There is no problem with creating a sculpture which depicts a person, whether alive or dead, either from the point of view of copyright or the person's privacy rights. The situation is much the same as creating a portrait with paint or pencil. However assuming that you are not doing the sculpture from life, with the cooperation of the sitter, you need to be careful not to infringe the copyright in any source material such as a photograph of the subject, unless of course you took the photograph. Section 17(3)
of the Copyright Designs and Patents Act 1988 specifically mentions that, in the context of infringement, copying an artistic work such as a photograph, includes the making of a copy in three dimensions of a two-dimensional work. Making a sculture digitally increases the chance of directly copying the source in a way which could lead to an infringement claim, especially where you rely on the software to create any unseen detail, rather than creating this detail from your own imagination. The problem with digital scanning is that it does exactly what you don't want, that is to say, it makes a faithful reproduction of the source image.
So in the case of a well-known person such as Winston Churchill, you should find as many different photographs of him as you can and base your sculpture on an amalgam of all of them, so that you avoid the danger of copying the specific characteristics of a single photograph. Where you can only find a single image of a less well known subject to work from, I would suggest you study the photograph very carefully beforehand to create an accurate mental image, or make an intermediate sketch, and then put the photograph away while you manually sculpt any detail in, say, the pose or expression on the face. That way you avoid the chance of unconsciously copying the key features which make the photograph unique. This is not the same as avoiding the physical features of the subject which make him or her distinctive, and thus recognisible. So for example, the inclusion of a cigar in a sculpture of Churchill might be appropriate since this is a feature we tend to associate with him. However try to avoid placing the cigar in the same position as it appears in a single photograph. Much the same approach should be applied to digitally creating a sculpture. Don't just scan a single image and then allow the software to render this in 3D. The absence of significant creativity on your part will increase the risk of copying which infringes. If you can find two or three images which are sufficiently similar to allow the software to blend them together, this reduces the chance of copying which infringes. It would be even better to first make a physical intermediate sketch in 2D which you then scan and work on digitally.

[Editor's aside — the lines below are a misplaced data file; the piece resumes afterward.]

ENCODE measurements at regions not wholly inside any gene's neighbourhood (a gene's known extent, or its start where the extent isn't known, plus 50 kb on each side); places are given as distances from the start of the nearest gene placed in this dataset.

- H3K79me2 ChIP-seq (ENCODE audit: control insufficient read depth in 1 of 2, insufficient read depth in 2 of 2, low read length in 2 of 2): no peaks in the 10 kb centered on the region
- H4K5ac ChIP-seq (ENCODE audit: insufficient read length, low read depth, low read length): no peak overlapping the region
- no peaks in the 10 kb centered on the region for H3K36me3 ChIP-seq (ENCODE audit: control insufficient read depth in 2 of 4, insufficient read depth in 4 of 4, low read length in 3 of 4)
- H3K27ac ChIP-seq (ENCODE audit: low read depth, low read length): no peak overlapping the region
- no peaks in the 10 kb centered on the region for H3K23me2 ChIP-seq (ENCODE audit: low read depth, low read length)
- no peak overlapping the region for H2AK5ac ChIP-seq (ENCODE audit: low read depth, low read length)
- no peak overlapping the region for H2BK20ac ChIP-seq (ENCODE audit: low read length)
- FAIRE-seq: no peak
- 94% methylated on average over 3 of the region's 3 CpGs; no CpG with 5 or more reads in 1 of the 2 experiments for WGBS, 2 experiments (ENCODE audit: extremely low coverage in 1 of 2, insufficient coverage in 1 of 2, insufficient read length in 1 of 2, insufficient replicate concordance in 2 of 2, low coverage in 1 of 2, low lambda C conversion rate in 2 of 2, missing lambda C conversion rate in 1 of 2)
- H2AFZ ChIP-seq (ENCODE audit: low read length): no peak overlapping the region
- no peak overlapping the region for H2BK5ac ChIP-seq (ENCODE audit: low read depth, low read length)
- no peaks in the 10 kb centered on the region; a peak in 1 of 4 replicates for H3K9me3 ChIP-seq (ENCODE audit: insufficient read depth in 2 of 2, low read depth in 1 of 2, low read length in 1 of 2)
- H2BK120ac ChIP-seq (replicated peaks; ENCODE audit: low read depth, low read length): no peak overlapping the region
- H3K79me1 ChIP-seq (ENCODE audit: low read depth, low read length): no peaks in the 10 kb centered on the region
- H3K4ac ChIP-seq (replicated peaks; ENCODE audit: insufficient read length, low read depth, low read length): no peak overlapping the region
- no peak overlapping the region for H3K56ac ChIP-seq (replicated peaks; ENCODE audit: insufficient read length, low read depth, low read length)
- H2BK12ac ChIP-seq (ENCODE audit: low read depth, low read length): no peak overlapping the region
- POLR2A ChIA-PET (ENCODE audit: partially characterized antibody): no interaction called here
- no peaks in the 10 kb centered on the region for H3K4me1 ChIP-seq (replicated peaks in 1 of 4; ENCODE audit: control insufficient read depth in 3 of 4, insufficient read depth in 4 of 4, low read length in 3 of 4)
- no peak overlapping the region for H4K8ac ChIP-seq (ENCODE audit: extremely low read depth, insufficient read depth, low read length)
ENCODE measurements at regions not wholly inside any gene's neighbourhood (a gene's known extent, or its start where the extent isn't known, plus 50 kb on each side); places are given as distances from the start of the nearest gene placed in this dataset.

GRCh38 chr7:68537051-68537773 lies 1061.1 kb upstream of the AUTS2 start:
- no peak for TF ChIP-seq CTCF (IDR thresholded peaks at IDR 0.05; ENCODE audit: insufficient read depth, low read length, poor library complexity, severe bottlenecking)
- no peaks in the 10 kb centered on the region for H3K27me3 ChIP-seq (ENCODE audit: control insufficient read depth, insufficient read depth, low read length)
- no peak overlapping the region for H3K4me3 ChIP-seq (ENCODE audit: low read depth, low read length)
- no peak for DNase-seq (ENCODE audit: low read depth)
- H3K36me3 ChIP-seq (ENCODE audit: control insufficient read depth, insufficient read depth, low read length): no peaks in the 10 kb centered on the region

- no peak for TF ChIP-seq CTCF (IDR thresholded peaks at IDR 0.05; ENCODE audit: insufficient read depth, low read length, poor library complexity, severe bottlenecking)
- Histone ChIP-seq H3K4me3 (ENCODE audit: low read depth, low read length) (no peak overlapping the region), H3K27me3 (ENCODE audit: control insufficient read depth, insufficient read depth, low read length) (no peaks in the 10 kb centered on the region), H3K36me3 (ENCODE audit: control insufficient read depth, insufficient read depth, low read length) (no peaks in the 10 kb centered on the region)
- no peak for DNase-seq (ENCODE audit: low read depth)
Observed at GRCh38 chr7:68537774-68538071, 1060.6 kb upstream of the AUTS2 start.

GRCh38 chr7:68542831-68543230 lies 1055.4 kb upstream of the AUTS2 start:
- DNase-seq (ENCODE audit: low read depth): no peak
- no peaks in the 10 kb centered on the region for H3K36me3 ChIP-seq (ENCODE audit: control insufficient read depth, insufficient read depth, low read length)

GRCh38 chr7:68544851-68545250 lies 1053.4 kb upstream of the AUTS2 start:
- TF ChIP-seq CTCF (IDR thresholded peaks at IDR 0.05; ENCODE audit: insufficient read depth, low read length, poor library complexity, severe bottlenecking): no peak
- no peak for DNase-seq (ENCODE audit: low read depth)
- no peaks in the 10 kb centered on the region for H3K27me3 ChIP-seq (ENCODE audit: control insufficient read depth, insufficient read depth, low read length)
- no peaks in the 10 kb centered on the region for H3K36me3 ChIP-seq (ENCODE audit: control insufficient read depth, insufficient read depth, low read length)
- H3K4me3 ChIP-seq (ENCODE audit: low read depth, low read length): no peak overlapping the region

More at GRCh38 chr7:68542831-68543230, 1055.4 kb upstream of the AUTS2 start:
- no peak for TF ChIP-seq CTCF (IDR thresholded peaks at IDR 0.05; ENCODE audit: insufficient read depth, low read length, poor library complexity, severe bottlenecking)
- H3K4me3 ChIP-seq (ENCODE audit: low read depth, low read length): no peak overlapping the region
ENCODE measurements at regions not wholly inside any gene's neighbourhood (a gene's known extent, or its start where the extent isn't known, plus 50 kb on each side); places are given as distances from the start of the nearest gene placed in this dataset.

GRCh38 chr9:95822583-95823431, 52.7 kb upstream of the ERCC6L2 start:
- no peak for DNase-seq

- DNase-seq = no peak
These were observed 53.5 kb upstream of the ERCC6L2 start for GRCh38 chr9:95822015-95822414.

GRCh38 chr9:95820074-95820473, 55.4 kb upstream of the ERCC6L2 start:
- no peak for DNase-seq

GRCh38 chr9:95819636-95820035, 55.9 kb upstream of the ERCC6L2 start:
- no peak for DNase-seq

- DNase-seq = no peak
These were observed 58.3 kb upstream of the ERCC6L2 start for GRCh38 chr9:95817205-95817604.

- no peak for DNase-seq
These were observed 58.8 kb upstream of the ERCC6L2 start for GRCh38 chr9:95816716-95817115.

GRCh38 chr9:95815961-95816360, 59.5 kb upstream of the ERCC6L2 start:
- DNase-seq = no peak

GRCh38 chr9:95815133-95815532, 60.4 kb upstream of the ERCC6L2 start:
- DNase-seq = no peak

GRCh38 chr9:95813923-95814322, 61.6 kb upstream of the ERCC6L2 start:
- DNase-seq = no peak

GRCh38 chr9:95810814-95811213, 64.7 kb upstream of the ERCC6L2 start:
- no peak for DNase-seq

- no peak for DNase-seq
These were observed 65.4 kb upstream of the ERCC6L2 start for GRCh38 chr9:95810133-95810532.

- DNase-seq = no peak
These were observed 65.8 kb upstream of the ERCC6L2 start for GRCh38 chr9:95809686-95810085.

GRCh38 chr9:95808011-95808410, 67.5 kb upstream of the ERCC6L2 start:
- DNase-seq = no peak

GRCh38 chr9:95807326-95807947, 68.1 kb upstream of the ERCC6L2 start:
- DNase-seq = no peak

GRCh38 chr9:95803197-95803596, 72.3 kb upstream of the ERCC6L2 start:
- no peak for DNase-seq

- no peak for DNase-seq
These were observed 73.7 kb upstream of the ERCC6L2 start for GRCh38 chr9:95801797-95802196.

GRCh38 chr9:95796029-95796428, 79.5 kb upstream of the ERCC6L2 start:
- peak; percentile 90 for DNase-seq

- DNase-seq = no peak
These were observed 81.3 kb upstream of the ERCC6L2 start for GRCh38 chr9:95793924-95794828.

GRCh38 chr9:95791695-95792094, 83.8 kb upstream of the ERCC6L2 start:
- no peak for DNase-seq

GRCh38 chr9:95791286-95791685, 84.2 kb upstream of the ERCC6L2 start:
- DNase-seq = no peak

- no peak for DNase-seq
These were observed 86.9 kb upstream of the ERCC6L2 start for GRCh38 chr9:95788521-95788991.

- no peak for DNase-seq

It might be worth making a note of the actual source material you use for any given subject, so that if at some later stage it is suggested that you copied a specific photograph, you can show that, in fact, you took your inspiration from a range of images. I imagine that in order to find the detail necessary to sculp details which are not visible in a single photograph, such as the back of the head, you would try to use a range of photographs from different angles anyway. In reality you don't face very much risk of infringement provided that you use as much of your own imagination and personal style as possible when creating the sculpture.